Baumeister, R. F., Bratslavsky, E., Finkenauer, C., & Vohs, K. D. (2001). Bad is stronger than good. Review of General Psychology, 5, 323-370.

Baumeister, R. F., Zhang, L., & Vohs, K. D. (2004). Gossip as cultural learning. Review of General Psychology, 8, 111-121.

Bosson, J. K., Johnson, A. B., Niederhoffer, K., & Swann, W. B., Jr. (2006). Interpersonal chemistry through negativity: Bonding by sharing negative attitudes about others. Personal Relationships, 13, 135-150.

Dunbar, R. I. M. (2004). Gossip in evolutionary perspective. Review of General Psychology, 8, 100-110.

Derlega, V. J., & Chaikin, A. L. (1977). Privacy and self-disclosure in social relationships. Journal of Social Issues, 33(3), 102-115. Abstract.

Hannerz, U. (1967). Gossip networks and culture in a Black American ghetto. Ethnos, 32, 35-59.

Heider, F. (1946). Attitudes and cognitive organization. Journal of Psychology, 21, 107-112.

Leaper, C., & Holliday, H. (1995). Gossip in same-gender and cross-gender friends’ conversations. Personal Relationships, 2, 237-246. Abstract.

Weaver, J. R., and Bosson, J. K. (2011). I feel like I know you: Sharing negative attitudes of others promotes feelings of familiarity. Personality and Social Psychology Bulletin. doi: 10.1177/0146167211398364. Abstract.

Friendship sign courtesy of tinou bao
Impossible triangle courtesy of yui.kubo
Authenticity courtesy of assbach
Friends in the rain courtesy of h.koppdelaney

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Angus 14 April 2011 - 11:35 am

What a profoundly interesting article Emily. My instant response is that I think you are on to something huge. Our capacity to identify with and against is such a strong dynamic, globally. I shall go read more of what you have written. Thank you. Angus

bob 14 April 2011 - 11:54 am

our strong negative bias’ are supportive as the data suggests,and they also support our habit of judgment. talking over our negative bias’ with our closest friends might be a great way to consciously take an inventory of our “judgments” and see if they’re in our best interest.

Angus 14 April 2011 - 1:12 pm

So A opposes C, as does B. In that they find commonality. A&B bind, in opposition as you say. They are opposed to C. Yet why? There must be a D (driver) that they share in their opposition. Is that what brings folk together? Let’s hope so..

oz 14 April 2011 - 2:47 pm

Emily – I see it in my work all the time – a bad manager who unites their reports.

However as you say the common dislike bonds the group – acts as a catalyst to from closer relationships where the positive and negative are both treated with respect.

Great article.

Emily vanSonnenberg 19 April 2011 - 12:07 am

Thank you all ~ Angus, bob, and Oz ~ for your feedback and points shared. This is such a fascinating topic to discuss and I enjoy your input!

@Angus, Thank you for provoking deeper exploration and inquisition into this topic for discussion. As you note, A&B do bind in opposition–this opposition is focused on a specific entity/being (e.g., C). So, your question is interesting… Yes–the D (driver) is a shared–or adjacent–belief that enables the chosen perspectives (i.e., D motivating the belief of C) to exist independently and respectively to both A & B. In other words, if A & B were alone in their own homes & never encountered one another, each would still have a belief about C, and this belief about C is a function of the D (driver)–which, may be the same or different/adjacent (as a driver). Now, once A & B come out of their homes and meet, and C comes up in conversation, both A & B will unite because they share the same *final* belief about C–which is, they do not like C; however, their D (drive) that landed each of them–independently–at their belief of C may differ. Here’s a specific, fiction-based example: Let’s say that I don’t like Bill Maher and neither does my friend, Oscar. This shared belief allows us to bond–and informs us about the other person. However, I may not like Bill Maher because he dated my friend and cheated on her. Oscar, on the other hand, may not like Bill Maher because he finds his style and presentation to be arrogant. My and Oscar’s D (drivers) are different, but they produce the same effect: we both do not like Bill Maher. Of course, we could both possess the same D–and simply dislike Maher’s arrogant style and presentation. Either way–a shared D or not–we both bond over not liking Bill Maher. And, our mutual dislike may even further enhance our bonding because, as friends, we respect each other’s perspectives, and so may be further influenced by the new information we learn about our beliefs of Maher (C)–enabling us to bond over more information that we learn about the other’s perspective of Maher. Oscar could learn that I do not respect infidelity, and I could learn that Oscar dislikes arrogance. Learning these two moral and character-based values that both Oscar I hold as sacred allow us to further learn and respect each other in ways we did not previously know. Does this make sense?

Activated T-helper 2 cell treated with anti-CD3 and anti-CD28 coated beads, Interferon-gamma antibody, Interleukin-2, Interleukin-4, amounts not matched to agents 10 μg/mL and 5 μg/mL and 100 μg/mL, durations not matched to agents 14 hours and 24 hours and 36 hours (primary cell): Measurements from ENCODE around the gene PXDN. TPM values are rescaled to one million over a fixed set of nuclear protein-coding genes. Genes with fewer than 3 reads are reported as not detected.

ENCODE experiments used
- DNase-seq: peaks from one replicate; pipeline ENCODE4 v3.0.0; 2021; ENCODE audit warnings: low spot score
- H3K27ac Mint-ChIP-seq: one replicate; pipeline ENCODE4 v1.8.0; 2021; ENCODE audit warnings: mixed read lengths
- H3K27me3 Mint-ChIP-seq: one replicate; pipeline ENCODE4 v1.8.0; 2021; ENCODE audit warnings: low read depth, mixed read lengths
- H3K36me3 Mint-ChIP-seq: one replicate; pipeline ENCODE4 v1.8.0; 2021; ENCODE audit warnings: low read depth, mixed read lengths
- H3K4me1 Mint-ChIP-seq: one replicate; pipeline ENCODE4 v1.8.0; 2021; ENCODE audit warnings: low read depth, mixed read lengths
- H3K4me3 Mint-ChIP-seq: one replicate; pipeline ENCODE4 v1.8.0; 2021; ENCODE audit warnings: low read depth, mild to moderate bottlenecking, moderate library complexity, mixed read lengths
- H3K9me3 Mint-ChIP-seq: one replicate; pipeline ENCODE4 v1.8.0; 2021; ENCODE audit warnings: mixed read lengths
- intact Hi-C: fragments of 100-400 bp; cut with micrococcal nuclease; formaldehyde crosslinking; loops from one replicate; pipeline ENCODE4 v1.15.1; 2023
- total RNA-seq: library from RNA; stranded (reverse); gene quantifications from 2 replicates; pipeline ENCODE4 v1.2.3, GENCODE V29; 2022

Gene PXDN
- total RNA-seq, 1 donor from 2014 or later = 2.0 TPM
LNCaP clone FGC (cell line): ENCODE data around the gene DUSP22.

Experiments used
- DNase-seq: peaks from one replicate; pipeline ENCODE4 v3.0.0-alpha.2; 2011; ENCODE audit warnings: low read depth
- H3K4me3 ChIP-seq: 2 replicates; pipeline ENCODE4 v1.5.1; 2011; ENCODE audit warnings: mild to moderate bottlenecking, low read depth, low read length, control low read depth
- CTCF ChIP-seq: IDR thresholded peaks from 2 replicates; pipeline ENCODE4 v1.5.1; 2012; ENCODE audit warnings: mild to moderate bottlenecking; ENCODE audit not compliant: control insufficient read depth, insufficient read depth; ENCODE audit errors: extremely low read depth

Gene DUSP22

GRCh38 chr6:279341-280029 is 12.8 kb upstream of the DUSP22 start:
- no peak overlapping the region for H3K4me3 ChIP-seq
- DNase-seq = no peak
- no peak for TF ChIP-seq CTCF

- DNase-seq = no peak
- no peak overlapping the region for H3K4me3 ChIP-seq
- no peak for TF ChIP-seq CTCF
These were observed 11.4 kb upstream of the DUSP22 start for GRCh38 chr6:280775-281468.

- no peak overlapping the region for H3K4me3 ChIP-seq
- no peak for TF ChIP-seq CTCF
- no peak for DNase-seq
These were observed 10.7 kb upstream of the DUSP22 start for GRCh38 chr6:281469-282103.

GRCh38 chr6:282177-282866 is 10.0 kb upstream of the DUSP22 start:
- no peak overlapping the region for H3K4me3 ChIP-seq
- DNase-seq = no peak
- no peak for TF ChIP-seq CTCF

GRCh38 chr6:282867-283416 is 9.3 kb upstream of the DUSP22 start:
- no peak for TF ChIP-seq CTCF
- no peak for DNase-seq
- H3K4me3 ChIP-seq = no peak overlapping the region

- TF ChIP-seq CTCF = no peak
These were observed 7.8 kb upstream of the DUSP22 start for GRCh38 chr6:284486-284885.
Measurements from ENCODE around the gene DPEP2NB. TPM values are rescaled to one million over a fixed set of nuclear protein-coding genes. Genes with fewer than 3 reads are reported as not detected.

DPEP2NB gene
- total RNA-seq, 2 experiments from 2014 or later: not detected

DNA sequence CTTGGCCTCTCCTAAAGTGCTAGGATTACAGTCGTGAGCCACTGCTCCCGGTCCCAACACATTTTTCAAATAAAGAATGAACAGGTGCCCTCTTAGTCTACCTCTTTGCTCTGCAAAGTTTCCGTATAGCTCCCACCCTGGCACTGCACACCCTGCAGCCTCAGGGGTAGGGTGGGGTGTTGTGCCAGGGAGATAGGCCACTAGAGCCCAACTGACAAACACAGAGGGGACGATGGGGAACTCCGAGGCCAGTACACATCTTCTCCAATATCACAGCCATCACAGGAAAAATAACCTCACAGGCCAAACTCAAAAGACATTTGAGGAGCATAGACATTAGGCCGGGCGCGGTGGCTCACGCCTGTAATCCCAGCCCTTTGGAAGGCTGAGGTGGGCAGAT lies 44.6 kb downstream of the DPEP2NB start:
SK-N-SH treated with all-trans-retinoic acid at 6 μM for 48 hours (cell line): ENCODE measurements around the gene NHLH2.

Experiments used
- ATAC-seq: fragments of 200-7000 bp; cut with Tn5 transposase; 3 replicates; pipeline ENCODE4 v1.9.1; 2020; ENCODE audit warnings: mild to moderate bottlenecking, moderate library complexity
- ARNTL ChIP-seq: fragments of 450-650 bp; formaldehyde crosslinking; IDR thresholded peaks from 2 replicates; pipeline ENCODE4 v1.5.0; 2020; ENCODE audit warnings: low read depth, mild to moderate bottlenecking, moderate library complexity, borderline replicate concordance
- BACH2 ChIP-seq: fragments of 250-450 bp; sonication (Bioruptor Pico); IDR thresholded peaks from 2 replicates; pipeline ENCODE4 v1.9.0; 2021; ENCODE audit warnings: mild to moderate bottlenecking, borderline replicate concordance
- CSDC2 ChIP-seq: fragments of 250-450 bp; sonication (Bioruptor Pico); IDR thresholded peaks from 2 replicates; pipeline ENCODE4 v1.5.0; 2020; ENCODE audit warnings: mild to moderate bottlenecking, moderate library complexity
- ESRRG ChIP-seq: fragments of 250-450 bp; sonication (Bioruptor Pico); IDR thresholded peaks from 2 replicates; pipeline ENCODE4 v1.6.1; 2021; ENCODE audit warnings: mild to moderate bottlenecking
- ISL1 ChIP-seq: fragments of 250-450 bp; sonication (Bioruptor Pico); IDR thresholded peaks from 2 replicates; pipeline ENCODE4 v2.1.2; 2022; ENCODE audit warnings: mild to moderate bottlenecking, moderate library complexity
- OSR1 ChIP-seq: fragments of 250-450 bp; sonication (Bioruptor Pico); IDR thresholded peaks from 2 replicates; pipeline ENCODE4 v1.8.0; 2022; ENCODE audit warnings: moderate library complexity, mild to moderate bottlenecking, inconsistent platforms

Catherine 19 April 2011 - 9:04 pm

What an amazing article by an amazing individual.

arik 20 April 2011 - 1:28 am

I agree that a bond is shared.

But i am curious whether it is truly the basis for a lasting bond. It may provide some “initial glue” for the relationship, but thats all. I appreciate that it is self revealing & an opening for a relationship to form. But if that is the basis for the relationship then I believe it may be doomed & will give negative feedback.

For example when people complain to me about others, i may relate to their comments on one level, but if it continues on to others, I can then also imagine them complaining about me similarly – they then become part of the problem. Dwelling on the negative becomes a downer for all concerned after a while – it promotes the victim mentality.If a relationship thrives on the negative that ultimatley the relationship can not be positive and flourish.

For example I do not like participating in gossip with people. I find it negative and soul destroying. In a way its getting satisfaction from others misfortune or wishing them badly. Promoting and focusing on the negatives of others cannot be good for the soul.

Leona B 20 April 2011 - 11:37 am

Em, totally fascinating exploration of this subject. It makes sense to me that sharing negative opinions would have a bonding effect, as risk is amplified. And yet another example of how the negative seems to command our attention more strongly.

Bullying is a hot topic in schools these days – and your remark about “shared antipathy” seems to characterize a bullying ‘clique.’ Do you have any thoughts on how this type of research might be applied to minimize toxic social gossip such as that?

Thanks for the thought provoker! You’ve got me noodling about how this applies in workplaces too.